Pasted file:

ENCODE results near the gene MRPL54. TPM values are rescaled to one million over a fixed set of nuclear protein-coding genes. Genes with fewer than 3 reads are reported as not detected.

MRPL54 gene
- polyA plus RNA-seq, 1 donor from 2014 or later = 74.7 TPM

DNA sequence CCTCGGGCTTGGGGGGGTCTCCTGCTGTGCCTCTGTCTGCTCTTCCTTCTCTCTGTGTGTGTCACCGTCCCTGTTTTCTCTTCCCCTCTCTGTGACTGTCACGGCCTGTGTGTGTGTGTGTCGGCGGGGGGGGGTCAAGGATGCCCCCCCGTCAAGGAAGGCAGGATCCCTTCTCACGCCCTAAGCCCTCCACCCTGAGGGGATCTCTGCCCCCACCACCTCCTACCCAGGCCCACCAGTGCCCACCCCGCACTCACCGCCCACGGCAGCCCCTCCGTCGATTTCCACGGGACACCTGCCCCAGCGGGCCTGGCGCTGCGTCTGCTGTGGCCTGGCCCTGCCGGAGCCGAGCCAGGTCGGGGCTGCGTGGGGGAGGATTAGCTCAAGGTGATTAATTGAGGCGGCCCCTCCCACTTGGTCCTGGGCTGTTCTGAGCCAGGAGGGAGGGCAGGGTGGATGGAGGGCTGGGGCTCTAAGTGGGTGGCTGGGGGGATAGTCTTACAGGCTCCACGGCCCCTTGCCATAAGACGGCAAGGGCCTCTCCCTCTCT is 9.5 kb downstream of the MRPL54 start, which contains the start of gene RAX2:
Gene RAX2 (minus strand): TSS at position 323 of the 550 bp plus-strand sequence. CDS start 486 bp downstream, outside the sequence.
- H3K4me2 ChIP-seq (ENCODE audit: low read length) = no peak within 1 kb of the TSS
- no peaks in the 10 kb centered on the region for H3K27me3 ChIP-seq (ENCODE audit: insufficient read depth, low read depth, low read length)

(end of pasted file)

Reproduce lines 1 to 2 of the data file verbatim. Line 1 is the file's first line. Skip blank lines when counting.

ENCODE results near the gene MRPL54. TPM values are rescaled to one million over a fixed set of nuclear protein-coding genes. Genes with fewer than 3 reads are reported as not detected.

MRPL54 gene